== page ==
10 Years of GoPro: How the California-Based Business Made It Big

10 years ago, Nick Woodman’s office (and bedroom) was a Volkswagen van. Today, he is the billionaire founder of GoPro, formerly Woodman Enterprises. How does one take the leap from struggling entrepreneur, trying to get an idea formulated and off the ground, to kicking it big time? It’s simple: do what you love, keep at it, and be in the right place at the right time.

Do What You Love

In a 2012 interview with Skiing Business, Woodman nailed it. His passion for making something useful ended up making him a ton of money. Many entrepreneurs begin with a love of money and seek to find a product that will pay off. That may not be the best way to strike it rich:

“I think I got lucky because my idea for GoPro centered around two things I’m passionate about: surfing and photography. And that passion has helped get the company to where it is today. It didn’t start as a way to make money. It started as a way to make something that helps people document adventures. We created it for ourselves knowing others would be interested too.”

Keep At It

Woodman introduced his fist camera in 2004. An early adopter of the idea that cameras should be used for selfies, he began by seeking a way for surfers to photograph themselves riding a wave, then branched into action sports of all kinds. Woodman found that not only surfers, but skiers, mountain bikers, and motorcyclists all loved the capability. Later, he would find that GoPro appeals to the sedentary set as well. Everyone loves to see themselves on camera.

No more waiting for someone else to take a photograph of you in action, Woodman’s camera, The Hero, gave customers the capability to take that shot themselves. The first year brought in $150,000 in sales revenue. Not yet kicking it yet, but a hopeful start.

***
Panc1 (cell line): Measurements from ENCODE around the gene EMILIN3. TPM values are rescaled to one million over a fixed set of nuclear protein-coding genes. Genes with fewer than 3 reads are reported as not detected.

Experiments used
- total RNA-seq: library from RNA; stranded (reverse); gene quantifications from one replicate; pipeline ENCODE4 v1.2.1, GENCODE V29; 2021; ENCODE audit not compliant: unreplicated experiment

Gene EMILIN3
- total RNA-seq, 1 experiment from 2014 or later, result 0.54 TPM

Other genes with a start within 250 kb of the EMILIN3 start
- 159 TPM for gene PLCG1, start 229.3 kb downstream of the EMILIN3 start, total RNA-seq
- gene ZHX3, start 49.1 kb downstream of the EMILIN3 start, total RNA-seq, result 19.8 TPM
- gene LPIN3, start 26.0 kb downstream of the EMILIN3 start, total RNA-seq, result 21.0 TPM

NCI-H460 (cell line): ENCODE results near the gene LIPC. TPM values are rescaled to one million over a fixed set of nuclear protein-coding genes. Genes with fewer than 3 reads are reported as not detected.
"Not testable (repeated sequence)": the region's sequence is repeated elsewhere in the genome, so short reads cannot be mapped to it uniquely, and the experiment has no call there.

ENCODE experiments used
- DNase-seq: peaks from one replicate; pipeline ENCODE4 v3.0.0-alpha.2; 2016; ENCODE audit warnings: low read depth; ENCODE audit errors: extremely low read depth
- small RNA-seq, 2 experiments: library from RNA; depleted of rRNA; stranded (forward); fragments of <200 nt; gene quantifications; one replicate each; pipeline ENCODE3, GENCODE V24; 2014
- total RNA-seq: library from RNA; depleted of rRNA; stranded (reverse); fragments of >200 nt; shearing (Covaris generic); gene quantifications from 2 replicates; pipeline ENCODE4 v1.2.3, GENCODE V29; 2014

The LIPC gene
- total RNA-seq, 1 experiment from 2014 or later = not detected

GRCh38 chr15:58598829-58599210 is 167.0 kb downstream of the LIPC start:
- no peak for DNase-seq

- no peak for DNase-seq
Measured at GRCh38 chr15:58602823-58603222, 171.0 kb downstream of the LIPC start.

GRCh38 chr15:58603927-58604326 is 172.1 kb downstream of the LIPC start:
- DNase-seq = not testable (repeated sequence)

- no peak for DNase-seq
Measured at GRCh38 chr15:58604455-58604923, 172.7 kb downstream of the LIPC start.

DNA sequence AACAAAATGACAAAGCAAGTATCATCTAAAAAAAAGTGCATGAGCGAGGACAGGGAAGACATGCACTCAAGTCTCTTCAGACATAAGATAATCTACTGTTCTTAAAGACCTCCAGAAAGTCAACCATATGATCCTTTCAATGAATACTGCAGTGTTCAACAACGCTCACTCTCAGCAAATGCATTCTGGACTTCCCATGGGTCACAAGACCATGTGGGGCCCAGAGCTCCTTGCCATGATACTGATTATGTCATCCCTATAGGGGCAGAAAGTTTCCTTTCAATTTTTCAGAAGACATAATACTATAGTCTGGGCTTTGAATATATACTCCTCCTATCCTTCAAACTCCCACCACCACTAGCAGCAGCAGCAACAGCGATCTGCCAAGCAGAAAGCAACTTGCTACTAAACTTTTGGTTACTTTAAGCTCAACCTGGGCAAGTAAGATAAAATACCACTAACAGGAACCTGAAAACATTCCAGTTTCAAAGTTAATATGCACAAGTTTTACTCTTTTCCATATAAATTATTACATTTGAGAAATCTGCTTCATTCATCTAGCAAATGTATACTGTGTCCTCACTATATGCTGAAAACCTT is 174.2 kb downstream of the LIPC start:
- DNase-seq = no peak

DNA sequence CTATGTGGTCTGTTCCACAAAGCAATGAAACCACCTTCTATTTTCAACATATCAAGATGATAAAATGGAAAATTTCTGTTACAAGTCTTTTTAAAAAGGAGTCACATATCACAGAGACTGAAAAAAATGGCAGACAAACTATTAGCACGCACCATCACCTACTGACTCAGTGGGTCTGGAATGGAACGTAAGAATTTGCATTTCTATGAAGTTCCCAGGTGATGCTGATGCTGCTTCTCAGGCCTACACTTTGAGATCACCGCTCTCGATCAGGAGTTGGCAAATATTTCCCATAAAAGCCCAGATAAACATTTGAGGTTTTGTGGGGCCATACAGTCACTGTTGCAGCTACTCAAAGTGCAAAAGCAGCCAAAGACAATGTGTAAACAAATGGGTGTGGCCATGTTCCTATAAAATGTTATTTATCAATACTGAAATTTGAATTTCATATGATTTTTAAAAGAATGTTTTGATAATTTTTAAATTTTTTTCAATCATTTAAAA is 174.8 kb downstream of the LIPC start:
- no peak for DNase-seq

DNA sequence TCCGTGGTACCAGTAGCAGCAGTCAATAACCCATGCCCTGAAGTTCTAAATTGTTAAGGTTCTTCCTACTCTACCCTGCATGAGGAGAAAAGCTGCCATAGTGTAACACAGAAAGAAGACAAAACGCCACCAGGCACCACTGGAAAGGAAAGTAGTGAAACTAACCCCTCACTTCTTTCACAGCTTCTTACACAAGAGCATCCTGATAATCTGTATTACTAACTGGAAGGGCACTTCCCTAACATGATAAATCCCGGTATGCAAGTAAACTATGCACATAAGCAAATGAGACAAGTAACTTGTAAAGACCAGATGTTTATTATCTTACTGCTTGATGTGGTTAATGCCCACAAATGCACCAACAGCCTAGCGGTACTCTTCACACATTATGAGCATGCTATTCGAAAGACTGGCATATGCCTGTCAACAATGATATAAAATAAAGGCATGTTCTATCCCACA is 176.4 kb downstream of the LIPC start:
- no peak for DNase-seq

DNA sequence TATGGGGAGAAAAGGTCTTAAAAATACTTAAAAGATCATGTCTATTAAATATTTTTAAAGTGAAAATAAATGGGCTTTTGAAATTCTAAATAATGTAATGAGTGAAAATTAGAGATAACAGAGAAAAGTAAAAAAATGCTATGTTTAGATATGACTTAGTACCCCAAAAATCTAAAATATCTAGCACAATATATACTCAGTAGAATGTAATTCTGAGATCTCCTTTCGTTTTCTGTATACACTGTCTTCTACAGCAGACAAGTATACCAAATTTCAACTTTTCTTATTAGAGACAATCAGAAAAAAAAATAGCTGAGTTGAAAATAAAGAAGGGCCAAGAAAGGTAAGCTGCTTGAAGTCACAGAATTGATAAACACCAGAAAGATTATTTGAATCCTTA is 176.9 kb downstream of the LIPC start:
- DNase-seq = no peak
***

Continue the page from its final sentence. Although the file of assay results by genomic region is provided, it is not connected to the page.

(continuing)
Hard work and an eye towards the needs of the consumer saw success climb incrementally. By 2005, The Hero had gone digital and boasted video capabilities. Sales that year grew to $850,000. From there, revenue doubled each year, reaching over $500 million in 2012 and almost a billion in 2013.

Woodman has not just “kept at it,” though, he has kept at the same thing. GoPro’s product lineup today is still composed of cameras, like the GoPro Hero3 and the accessories needed to operate them. GoPro enthusiasts say the GoPro is built tough enough to take rough action, small enough to slip easily into a pocket, and versatile enough to be attached to almost anything.

GroPro is now going mainstream, no longer relegated to the point of view of a surfer riding inside the barrel of the wave, or fantastic views of what it might be like if Superman had a GoPro, to less dangerous pursuits like dancing with hula hoops, cooking chili, and tempering chocolate.

Be In the Right Place at the Right Time

Woodman’s passion and persistence put him in a place where success was possible, but the evolution of social media provided fuel for the fire.

Within a year of GoPro’s launch, another household name erupted: YouTube. The wildly popular video channel draws a billion unique users to watch over 6 billion hours of video each month. GoPro’s almost 2.3 million subscribers account for an inordinate amount of that. A film of baseball players training and practicing garnered over 337,000 views in its first five days online. A clip of a fireman rescuing a kitten went up about a year ago. It has now been seen almost 24 million times.

Because the GoPro is essentially a “from my point of view” camera that makes taking unusually-framed videos simple and unique, Woodman’s business was an exact-match product for those wanting to get their videos to go viral online. And the other social media channels were great places to post them.

Do you want to know what it feels like to be a base jumper falling off a cliff, to wrestle with a lion, or to fly like an eagle? There’s a GoPro video for that.